Toxic or hazardous waste comes from a variety of sources and is considered the by-product of any hazardous substance that is thrown away, properly or improperly. According to the Environmental Protection Agency, hazardous waste is most commonly a result of manufacturing or industrial processes, but factories and similar sites are not the only producers. Hazardous waste can also be generated by small businesses, health-care facilities and individual homes.
According to National Geographic, the list of possible hazardous waste-producing sites is extensive. In addition to manufacturing locations, farms, medical and scientific laboratories, hospitals and other health care centers, construction sites and private homes are involved in the production of this waste. At home, septic systems, batteries, computers, paint and paint thinners provide just a few examples of materials that can create hazardous waste dangers.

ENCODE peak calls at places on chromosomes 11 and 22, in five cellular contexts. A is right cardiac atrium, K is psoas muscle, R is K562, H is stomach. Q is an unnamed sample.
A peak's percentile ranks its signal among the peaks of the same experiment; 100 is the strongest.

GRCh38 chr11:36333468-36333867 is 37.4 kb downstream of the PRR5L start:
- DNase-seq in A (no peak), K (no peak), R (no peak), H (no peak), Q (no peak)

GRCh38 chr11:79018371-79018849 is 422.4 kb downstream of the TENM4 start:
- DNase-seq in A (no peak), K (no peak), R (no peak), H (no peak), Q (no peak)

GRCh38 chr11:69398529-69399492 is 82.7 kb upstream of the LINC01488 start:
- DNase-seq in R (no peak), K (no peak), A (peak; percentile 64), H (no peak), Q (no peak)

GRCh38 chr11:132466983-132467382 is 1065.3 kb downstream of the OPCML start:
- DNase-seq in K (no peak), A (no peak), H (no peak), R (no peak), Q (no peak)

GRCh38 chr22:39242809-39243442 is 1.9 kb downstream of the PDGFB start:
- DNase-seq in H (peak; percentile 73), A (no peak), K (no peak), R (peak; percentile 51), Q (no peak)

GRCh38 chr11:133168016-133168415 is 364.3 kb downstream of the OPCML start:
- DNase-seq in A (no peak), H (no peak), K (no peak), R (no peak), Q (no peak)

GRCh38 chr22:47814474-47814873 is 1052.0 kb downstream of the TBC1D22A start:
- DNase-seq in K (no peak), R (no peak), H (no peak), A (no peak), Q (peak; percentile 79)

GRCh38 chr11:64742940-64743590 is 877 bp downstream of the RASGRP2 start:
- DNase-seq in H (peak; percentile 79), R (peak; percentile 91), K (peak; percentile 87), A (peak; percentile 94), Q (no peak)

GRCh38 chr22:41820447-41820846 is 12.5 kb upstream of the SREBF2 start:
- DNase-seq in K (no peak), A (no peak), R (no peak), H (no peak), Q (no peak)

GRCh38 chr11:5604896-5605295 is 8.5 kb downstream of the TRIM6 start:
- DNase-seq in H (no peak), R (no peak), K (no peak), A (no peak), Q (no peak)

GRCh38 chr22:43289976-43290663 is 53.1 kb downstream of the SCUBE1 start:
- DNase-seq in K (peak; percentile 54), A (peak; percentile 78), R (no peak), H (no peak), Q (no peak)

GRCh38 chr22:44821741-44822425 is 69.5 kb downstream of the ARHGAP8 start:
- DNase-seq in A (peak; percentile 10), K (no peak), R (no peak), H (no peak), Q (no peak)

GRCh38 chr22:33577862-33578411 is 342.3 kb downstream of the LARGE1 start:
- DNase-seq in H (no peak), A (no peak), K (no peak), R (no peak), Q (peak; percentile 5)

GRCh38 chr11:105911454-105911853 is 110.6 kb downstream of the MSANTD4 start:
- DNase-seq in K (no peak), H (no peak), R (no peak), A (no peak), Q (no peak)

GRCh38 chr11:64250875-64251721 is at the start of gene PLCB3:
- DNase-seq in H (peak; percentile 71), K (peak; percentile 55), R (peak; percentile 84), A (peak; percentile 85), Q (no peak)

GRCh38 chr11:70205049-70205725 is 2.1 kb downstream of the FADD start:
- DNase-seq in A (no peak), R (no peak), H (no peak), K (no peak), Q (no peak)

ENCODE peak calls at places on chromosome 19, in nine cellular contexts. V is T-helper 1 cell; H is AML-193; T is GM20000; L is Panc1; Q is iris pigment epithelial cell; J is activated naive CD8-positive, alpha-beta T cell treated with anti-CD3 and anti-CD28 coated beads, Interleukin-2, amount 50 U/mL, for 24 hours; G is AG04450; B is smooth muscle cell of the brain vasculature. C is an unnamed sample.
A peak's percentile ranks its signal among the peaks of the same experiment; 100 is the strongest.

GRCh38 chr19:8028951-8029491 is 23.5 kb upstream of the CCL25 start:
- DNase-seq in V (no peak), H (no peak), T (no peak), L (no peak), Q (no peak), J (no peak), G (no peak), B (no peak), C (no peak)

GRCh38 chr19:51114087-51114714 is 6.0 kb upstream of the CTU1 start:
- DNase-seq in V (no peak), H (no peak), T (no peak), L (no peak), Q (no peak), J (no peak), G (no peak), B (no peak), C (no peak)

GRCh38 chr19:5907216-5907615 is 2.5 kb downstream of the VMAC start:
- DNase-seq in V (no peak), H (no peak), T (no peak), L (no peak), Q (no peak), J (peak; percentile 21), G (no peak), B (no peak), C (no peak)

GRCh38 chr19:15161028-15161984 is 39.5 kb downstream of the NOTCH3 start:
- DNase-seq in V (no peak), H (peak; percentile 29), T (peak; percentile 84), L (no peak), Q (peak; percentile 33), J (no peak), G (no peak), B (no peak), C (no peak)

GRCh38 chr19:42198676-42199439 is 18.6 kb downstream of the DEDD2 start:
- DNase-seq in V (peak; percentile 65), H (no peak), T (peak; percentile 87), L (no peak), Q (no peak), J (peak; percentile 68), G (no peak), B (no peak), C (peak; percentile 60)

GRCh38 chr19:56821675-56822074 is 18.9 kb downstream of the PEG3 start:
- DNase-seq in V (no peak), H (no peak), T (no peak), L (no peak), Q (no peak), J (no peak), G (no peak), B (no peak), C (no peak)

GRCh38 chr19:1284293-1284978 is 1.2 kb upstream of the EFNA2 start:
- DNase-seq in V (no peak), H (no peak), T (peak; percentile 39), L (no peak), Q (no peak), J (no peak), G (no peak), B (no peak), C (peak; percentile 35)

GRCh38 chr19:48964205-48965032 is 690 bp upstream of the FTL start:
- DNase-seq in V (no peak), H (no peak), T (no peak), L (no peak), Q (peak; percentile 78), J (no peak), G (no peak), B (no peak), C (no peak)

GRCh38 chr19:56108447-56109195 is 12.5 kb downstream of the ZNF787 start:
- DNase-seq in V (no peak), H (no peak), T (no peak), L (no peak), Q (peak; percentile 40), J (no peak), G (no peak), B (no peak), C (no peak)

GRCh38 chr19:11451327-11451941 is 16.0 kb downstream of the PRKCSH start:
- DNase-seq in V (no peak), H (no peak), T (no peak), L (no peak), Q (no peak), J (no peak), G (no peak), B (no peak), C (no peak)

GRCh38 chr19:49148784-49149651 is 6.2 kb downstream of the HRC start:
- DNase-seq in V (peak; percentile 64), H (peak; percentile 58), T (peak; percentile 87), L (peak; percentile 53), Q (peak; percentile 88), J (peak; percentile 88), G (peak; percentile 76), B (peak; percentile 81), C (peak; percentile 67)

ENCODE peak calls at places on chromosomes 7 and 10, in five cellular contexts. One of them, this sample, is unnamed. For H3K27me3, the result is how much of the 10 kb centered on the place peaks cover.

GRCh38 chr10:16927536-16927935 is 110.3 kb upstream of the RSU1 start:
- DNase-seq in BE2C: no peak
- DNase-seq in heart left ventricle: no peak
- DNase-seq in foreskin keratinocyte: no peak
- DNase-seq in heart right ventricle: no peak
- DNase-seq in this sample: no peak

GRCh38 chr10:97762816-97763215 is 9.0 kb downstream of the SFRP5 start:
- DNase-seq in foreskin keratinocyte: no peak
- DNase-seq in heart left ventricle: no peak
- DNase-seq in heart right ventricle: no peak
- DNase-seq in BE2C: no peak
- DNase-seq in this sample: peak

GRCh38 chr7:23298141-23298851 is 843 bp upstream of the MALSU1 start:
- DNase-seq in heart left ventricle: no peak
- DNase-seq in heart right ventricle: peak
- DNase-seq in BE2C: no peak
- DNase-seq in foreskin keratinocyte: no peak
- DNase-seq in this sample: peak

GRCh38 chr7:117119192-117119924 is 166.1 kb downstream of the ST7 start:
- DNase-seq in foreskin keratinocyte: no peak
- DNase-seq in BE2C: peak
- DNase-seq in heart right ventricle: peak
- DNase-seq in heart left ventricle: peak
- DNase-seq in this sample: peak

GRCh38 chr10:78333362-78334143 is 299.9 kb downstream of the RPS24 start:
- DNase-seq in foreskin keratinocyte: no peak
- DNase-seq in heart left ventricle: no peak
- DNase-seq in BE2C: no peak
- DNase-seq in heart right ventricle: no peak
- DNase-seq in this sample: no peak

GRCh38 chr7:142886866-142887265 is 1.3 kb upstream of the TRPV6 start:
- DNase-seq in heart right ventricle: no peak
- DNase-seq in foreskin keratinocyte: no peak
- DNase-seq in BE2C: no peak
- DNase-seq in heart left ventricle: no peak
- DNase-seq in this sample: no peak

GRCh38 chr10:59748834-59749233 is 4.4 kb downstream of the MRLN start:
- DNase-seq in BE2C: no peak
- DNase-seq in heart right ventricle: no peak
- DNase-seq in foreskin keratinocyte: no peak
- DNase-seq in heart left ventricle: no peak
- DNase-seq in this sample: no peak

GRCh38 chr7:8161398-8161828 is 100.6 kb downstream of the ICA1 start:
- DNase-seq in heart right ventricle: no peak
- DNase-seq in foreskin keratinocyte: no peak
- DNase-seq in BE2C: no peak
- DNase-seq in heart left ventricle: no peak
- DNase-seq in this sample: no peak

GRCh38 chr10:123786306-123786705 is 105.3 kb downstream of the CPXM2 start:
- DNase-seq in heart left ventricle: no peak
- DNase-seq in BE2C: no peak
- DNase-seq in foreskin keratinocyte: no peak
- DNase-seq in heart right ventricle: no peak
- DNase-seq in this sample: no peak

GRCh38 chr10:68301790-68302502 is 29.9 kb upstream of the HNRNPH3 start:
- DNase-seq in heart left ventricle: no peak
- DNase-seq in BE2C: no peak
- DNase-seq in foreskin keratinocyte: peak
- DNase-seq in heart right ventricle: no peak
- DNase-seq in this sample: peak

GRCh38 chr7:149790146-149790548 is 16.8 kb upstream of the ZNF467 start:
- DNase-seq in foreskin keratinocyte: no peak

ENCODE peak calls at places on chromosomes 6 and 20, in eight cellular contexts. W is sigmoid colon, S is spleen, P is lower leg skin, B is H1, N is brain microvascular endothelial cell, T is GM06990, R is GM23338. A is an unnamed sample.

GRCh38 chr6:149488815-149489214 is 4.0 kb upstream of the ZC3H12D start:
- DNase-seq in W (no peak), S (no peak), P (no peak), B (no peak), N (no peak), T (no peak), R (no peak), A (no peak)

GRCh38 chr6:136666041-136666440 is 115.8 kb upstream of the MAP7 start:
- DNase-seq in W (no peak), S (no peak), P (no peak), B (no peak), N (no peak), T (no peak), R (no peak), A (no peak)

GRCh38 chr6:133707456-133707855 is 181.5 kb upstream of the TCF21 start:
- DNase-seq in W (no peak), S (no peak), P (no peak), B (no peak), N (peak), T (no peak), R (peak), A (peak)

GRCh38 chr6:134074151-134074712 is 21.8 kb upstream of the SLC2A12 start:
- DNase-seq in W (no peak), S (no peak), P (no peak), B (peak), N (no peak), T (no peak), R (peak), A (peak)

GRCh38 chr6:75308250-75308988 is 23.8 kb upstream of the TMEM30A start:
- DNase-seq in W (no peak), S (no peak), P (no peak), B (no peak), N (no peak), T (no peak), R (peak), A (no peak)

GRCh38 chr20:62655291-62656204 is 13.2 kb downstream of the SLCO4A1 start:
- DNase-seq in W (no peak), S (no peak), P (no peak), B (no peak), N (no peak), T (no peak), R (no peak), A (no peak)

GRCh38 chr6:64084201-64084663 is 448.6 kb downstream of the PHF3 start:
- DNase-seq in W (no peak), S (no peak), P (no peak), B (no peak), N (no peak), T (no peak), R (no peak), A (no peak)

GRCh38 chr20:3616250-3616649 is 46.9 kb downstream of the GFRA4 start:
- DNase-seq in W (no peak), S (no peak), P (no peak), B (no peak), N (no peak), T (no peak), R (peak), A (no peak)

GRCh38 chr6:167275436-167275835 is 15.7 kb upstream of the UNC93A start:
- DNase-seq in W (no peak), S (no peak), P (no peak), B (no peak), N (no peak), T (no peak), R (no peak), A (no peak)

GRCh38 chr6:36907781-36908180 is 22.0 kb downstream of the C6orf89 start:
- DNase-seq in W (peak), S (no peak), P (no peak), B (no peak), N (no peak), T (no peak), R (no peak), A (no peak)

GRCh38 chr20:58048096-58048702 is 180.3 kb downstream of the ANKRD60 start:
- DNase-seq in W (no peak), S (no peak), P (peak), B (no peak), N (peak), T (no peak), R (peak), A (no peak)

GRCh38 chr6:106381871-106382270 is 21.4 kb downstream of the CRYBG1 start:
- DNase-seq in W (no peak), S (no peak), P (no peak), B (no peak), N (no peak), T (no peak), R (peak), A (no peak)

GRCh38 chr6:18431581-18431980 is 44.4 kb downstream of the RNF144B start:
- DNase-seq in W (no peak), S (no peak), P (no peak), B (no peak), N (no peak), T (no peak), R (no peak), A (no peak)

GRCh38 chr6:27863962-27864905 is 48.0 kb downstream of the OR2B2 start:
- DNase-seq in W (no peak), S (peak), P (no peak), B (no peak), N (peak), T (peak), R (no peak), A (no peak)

In some instances, dangers arise when hazardous waste is not properly disposed of by business entities, communities or homeowners. For example, the EPA cites instances in which people may drop hazardous materials at town dumps in order to avoid paying requisite removal fees, a crime that carries stiff penalties. This is why it is important to review all laws pertaining to a particular hazardous agent as described by EPA guidelines as well as other pertinent federal, state and local authorities. In other cases, natural disasters, such as hurricanes, tornadoes or other storms, can damage or compromise places where hazardous waste is found or stored. This includes equipment, such as underground tanks and septic systems, that may then contaminate other water sources.